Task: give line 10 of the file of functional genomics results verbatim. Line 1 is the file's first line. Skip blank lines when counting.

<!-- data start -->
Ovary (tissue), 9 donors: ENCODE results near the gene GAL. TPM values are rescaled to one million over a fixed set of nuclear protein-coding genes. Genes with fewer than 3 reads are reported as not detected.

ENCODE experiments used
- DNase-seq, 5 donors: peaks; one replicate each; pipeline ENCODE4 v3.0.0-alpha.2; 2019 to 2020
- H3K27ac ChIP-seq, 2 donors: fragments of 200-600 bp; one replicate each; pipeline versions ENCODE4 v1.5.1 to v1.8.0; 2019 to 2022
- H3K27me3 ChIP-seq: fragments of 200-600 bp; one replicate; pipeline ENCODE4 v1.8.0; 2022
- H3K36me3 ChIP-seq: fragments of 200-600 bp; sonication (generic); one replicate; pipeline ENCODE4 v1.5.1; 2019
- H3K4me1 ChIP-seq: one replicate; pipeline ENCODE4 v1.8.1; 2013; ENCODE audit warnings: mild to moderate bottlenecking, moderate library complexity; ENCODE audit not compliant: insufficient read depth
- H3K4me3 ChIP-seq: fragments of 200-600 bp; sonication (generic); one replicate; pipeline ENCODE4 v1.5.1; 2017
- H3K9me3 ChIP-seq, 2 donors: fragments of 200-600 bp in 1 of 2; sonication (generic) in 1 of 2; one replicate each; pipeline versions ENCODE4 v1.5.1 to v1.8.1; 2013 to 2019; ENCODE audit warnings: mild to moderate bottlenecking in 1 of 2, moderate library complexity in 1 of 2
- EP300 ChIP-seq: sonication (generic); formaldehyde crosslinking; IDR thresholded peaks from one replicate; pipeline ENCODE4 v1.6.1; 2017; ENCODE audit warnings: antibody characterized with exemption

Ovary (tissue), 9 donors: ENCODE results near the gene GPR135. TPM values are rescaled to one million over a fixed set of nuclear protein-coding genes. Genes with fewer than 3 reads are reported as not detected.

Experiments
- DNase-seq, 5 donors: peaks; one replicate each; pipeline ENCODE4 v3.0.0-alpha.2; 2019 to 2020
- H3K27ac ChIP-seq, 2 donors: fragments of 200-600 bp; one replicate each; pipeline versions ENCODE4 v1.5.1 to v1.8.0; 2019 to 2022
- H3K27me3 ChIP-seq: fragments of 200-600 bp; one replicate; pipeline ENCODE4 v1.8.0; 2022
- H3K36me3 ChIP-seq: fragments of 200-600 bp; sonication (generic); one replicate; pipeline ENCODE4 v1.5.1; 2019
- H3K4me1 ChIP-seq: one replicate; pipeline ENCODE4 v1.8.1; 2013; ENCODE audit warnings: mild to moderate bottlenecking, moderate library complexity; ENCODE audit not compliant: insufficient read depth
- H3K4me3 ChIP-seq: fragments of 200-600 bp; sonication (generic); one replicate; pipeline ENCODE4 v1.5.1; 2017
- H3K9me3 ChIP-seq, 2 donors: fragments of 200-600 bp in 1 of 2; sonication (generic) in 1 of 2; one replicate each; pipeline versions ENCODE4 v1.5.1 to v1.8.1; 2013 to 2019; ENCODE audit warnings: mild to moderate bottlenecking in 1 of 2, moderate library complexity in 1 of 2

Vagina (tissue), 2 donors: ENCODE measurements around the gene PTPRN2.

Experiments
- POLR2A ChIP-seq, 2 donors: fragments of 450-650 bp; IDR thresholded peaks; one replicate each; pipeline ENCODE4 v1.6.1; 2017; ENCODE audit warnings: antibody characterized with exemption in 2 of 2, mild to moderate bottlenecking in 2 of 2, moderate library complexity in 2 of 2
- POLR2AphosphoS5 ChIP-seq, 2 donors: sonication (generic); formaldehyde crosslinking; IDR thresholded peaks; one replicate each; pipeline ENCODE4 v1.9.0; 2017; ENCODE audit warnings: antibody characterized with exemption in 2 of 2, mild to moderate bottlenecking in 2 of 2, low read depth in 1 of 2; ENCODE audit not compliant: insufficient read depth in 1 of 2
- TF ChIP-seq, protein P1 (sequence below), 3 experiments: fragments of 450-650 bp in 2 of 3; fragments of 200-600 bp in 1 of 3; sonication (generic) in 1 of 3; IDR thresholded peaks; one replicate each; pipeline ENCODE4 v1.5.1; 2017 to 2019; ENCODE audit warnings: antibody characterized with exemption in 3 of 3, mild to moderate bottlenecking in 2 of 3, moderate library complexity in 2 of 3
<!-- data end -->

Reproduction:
- EP300 ChIP-seq: sonication (generic); formaldehyde crosslinking; IDR thresholded peaks from one replicate; pipeline ENCODE4 v1.6.1; 2017; ENCODE audit warnings: antibody characterized with exemption